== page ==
I’ve been away for a month, but now I’ve returned to a new pile of books. I have a few to share with you. First off, a book that would be fun to share at a class visit to the library. This is the time of year that lots of classes take field trips to the library, so pull out your best librarian voice and read If You Ever Want to Bring a Circus to the Library, Don’t! The main character’s antics will have kids laughing, and the bright cartoon illustrations will keep their attention. You’ll need to practise shouting BABOOMBA! for real effect, though.
In the complete opposite direction, The Way Home in the Night is a quite, introspective title that would be good for bedtime or night themed storytimes. A young rabbit is carried home by Mother Rabbit, and describes what they see as they walk along in the city. A simple premise made big by the lush illustrations. Animals baking pies, having a birthday party, and reading on the couch are completely natural in the capable hands of Miyakoshi. Look for the evident pencil strokes, the thick paper, and the use of shading to depict light and shadows in this quite, contemplative book. Pairs well with The House in the Night, the 2009 Caldecott winner.
A new Jerry Pinkney book is always cause for celebration, and the publication of The Three Billy Goats Gruff means you can get out the party balloons and streamers. You may ask, “Do we really need another version of this?” and the answer is yes. Yes we do, we need this one. As expected, Pinkney’s illustrations are lush, funny, nearly realistic, and full of movement. The storytelling is spot on. Be sure to look closely at the end pages and read the author’s note, though, because the storytelling doesn’t end when the last page is turned. The bookmaking here is top-notch, including the ‘secret cover”. This book would make a great classroom discussion book as well as a fun one to share in storytime. Add it to your Pinkney collection!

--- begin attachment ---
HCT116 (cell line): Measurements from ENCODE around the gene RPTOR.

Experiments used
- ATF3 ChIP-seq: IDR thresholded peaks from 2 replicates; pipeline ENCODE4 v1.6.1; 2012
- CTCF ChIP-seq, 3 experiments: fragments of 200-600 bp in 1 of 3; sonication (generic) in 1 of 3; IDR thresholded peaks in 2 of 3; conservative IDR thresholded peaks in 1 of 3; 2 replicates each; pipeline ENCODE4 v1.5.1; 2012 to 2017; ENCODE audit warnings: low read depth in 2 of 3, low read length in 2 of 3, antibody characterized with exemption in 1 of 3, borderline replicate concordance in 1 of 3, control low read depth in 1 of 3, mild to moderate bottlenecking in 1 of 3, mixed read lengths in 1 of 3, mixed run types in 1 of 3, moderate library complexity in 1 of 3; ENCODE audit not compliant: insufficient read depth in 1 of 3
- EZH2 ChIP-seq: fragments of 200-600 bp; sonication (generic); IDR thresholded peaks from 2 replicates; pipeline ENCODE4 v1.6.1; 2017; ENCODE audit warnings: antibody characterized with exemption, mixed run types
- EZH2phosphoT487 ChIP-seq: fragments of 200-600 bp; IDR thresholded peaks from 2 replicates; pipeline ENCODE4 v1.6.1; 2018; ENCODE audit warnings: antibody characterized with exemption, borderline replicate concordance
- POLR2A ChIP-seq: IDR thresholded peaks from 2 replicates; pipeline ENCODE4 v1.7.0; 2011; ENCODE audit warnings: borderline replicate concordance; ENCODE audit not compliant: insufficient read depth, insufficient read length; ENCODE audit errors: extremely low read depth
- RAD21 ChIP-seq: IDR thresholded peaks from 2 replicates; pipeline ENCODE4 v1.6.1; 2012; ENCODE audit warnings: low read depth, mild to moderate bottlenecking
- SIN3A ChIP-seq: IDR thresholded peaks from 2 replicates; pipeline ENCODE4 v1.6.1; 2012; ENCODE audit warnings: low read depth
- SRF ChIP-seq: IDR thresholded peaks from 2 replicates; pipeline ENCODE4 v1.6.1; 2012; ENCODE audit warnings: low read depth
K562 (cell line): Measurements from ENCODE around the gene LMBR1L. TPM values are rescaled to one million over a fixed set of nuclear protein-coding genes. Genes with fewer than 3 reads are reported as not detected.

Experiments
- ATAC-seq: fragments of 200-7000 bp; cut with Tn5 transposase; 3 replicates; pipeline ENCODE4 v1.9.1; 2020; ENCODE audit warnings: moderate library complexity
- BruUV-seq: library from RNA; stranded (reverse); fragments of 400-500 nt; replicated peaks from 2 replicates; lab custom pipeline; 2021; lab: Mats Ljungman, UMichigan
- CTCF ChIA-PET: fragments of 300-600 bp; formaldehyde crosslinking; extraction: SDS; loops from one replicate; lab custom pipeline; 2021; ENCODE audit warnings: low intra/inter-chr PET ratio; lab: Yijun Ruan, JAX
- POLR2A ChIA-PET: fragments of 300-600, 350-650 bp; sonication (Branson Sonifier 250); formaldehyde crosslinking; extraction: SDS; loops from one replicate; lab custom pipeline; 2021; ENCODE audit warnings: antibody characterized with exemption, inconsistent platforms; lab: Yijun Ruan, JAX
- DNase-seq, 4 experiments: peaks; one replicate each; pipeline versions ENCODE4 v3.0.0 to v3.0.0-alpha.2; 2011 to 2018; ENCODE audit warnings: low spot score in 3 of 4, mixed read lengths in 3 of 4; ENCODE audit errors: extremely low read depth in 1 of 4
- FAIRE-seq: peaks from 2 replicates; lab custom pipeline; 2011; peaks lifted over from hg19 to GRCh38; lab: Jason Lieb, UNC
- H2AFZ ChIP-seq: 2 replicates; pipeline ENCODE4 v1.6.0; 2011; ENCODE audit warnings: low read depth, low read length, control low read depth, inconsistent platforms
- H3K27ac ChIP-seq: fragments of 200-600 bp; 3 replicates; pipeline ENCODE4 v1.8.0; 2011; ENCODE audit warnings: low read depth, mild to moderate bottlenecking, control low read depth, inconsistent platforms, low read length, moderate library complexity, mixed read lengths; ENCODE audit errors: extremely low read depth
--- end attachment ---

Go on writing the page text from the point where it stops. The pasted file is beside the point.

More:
For a light romp into vegetarianism, add T.Veg: The Story of a Carrot-crunching Dinosaur to your next dino storytime. The bright illustrations are wild and eye-catching, the rhyme, which is occasionally forced, is jaunty and will make a fun read-aloud. The message, that it is ok to be different (or ok to be a vegetarian in a world of meat-eaters), can be taken on several levels. Kids may giggle at the thought of a dinosaur that likes carrot cake, and they will cheer as T. Veg saves the day.
A couple that teachers may want to try in classrooms include What’s Your Favorite Color? — a collection of short essays by well-known illustrators which could easily be used as a mentor text, or in art class as a model for thinking about how to use color. Pair it with What’s Your Favorite Animal? .
And last: this book from Lemony Snicket, Goldfish Ghost, might work well in upper elementary classes. Anyone who has had a goldfish as a pet will instantly recognize the floating white shape portrayed by Lisa Brown’s ink & watercolor illustration. In this book, the adventures of a goldfish who has just died will bring up discussion of friendship, looking for a place to be, and, naturally, death. The ending is a comfort, as (SPOILER ALERT!) goldfish ghost finds just the company he’s been seeking. What could be a morbid little book is handled quite well, with light touches of humour, and a feeling of quietness. Keep your readers on their toes and pair Goldfish Ghost with this couple’s 29 myths on the Swinster pharmacy.